Do you have what it takes to go for the gold when it comes to B2B (business-to-business) market research? B2B market research is an industry standard for companies whose clients include other businesses. As a relatively new aspect of market research, there are still challenges to overcome when conducting B2B research. Read the steps below to learn how to find B2B respondents that meet your needs …and become the B2B MVP on your research team.
1) Just like any coach would tell you, go for quality over quantity.
B2B respondents are a low-incidence target sample and therefore more expensive than your average consumer panel sample and you are less likely to receive a high number of completes. Set realistic goals by checking census data for business sizes and other firmographics.
2) Train smarter, not harder and avoid fielding during busy times of the year for professionals (i.e. end of the quarter, holidays, year-end close, etc.).
Professionals may be less likely to respond to surveys at these times making it more difficult to achieve sampling quotas.
3) Get the inside track by demonstrating knowledge of the category in the email invitation and survey so the professionals being targeted take it more seriously.
If you're unfamiliar with common terminology and best practices within the category, it may be helpful to first start with a short qualitative study to become fully immersed in the topic.
4) On your mark. Get set. Go!
Before you launch into field, make sure you're targeting the sample carefully and consistently. When targeting such a specific group of people, it's easy to over-target and exclude viable respondents. Make sure the sample providers' targeting is helping more than hurting by starting broadly and narrowing the focus as needed during the soft launch. Once you find the appropriate level of targeting, make sure to apply it consistently and monitor your sample carefully.
5) Don't leave good players on the bench!
Screen respondents based on roles and responsibilities rather than titles or industry verticals for more opportunities to reach viable respondents. Missing several titles could lead to a significant exclusion bias in the sample that could alter the results and make quotas more difficult to fill.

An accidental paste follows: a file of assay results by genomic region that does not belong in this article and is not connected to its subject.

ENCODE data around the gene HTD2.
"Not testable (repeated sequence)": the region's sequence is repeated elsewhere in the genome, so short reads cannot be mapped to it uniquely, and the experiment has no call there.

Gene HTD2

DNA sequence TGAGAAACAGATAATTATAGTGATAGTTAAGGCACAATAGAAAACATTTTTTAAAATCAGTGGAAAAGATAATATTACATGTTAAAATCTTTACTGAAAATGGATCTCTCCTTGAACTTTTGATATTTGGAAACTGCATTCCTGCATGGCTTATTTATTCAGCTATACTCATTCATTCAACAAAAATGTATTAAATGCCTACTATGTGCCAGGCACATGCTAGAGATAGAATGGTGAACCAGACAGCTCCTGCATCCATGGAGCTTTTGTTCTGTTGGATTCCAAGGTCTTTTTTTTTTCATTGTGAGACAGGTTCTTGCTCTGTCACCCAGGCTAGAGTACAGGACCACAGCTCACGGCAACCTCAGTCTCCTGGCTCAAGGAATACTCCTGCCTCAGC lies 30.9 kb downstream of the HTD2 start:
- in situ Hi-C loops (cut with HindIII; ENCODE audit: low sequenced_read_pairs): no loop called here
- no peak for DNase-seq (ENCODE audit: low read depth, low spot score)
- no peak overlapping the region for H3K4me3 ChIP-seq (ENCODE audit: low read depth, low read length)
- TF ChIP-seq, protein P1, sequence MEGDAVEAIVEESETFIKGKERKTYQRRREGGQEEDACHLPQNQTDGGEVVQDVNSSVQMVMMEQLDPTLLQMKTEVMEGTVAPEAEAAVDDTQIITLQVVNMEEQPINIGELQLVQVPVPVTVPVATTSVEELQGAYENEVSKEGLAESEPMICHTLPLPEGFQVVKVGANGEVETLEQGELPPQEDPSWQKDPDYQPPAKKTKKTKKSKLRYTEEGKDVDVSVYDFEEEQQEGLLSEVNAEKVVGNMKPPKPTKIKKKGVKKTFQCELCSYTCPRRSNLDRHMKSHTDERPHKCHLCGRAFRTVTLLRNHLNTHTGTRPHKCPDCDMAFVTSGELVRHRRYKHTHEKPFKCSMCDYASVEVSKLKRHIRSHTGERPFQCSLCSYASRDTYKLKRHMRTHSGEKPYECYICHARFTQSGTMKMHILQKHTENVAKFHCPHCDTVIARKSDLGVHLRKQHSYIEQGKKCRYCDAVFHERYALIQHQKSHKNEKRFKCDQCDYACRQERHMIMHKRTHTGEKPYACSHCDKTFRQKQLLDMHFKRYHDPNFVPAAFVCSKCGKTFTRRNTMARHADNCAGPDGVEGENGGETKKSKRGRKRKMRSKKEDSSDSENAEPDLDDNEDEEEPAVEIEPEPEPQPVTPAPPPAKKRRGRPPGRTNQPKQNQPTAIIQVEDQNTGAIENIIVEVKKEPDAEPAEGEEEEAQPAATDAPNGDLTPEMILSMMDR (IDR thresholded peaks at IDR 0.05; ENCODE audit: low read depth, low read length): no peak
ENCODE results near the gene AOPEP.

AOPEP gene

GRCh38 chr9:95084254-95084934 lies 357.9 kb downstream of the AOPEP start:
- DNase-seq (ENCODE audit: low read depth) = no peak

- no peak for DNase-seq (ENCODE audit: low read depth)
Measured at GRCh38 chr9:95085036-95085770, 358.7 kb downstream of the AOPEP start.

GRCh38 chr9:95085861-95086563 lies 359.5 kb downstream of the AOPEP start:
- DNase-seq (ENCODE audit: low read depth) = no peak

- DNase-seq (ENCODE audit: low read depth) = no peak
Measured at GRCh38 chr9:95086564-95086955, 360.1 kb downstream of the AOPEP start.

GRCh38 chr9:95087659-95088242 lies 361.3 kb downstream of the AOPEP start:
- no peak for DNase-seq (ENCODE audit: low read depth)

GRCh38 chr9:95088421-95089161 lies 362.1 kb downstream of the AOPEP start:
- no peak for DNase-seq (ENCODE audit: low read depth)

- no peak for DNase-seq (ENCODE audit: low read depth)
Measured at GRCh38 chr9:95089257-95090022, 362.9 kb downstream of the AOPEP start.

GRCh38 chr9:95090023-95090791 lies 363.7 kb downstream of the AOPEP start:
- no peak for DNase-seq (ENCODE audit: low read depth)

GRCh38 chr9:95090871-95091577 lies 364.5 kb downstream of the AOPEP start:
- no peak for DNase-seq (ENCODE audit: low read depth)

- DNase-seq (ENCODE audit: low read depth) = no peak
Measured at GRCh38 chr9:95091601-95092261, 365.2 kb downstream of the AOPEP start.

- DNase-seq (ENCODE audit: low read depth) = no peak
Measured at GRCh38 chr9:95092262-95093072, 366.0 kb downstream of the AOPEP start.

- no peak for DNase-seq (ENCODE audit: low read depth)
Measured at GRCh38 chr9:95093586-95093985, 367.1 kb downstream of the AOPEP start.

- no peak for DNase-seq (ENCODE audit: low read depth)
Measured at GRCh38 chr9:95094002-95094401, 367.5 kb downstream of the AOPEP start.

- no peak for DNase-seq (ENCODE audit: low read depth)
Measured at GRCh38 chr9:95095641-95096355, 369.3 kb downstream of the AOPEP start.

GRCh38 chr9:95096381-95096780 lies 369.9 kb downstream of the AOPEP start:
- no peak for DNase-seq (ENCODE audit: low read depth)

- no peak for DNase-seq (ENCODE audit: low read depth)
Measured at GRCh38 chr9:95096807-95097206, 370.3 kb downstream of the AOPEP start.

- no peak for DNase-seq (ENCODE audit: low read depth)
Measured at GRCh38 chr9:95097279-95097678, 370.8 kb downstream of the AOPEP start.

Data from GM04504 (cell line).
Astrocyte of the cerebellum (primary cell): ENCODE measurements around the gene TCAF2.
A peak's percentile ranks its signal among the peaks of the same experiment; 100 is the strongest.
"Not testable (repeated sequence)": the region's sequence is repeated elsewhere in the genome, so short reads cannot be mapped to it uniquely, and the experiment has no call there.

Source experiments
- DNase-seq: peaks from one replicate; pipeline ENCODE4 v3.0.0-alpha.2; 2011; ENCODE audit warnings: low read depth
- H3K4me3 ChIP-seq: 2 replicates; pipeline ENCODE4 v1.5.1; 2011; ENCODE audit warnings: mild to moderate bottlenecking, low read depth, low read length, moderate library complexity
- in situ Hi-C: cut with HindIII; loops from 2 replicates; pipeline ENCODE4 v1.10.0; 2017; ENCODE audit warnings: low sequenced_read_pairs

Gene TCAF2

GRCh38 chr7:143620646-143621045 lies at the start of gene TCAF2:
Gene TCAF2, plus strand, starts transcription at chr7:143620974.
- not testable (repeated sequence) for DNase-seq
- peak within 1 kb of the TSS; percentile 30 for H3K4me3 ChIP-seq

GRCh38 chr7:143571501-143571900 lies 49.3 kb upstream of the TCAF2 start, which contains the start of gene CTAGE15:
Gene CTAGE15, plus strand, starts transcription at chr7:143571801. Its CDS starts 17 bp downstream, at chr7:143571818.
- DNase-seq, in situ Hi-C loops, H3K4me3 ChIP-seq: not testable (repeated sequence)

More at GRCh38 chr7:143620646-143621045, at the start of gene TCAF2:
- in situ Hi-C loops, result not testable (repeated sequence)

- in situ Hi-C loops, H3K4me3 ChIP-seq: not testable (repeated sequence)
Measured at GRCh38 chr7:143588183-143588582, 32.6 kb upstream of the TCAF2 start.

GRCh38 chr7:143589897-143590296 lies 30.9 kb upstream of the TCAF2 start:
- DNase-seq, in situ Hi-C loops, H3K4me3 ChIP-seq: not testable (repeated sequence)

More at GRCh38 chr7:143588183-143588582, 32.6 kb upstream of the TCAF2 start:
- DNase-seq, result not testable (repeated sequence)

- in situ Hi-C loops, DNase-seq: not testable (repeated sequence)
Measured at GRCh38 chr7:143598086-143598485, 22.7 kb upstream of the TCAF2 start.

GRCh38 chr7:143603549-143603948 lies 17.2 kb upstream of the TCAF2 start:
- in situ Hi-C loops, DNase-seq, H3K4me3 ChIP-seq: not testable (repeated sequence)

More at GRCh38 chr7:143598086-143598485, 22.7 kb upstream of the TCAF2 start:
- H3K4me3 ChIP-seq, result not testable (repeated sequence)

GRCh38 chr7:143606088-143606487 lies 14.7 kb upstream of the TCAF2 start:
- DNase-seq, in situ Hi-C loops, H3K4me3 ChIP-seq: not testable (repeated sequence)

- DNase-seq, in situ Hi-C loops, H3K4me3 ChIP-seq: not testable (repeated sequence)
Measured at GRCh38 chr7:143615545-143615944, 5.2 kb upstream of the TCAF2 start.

6) Don't create additional hurdles for respondents.
Offer on-the-go options for qualitative research. It may be easier for professionals to squeeze in a one-on-one online interview or an online discussion board rather than attend a focus group.
7) Get the home court advantage by reaching respondents on their preferred devices.
Keep surveys short and optimize them for mobile devices in order to reduce drop-out rates and increase accuracy of data. This is a good rule for any online survey, but especially important when targeting busy professionals who are always on the go.
8) En Garde! Establish a thorough quality assurance process for cleaning B2B sample to strike against fraudulent responses.
The lower the incidence rate is for a particular sample, the more susceptible it is to fraud. In addition to our regular data cleaning techniques used on consumer sample, we verify B2B by asking industry-specific open-ended questions that require in-depth knowledge they won't be able to fake.
9) Set a personal record for response rates by turning the survey into a networking opportunity (if appropriate).
Allow respondents to sign up for newsletters or follow the company on socials media. Typical incentives are not as effective for highly-paid professionals. Opportunities to network may be more appealing than a small monetary reward.
10) Raise the bar for incentives.
If possible, offer to send out a topline report to all respondents who complete the survey; especially if the topic is one of interest to professionals in that industry. Promising to share a topline report to those who complete the survey generally yields better response rates among professionals.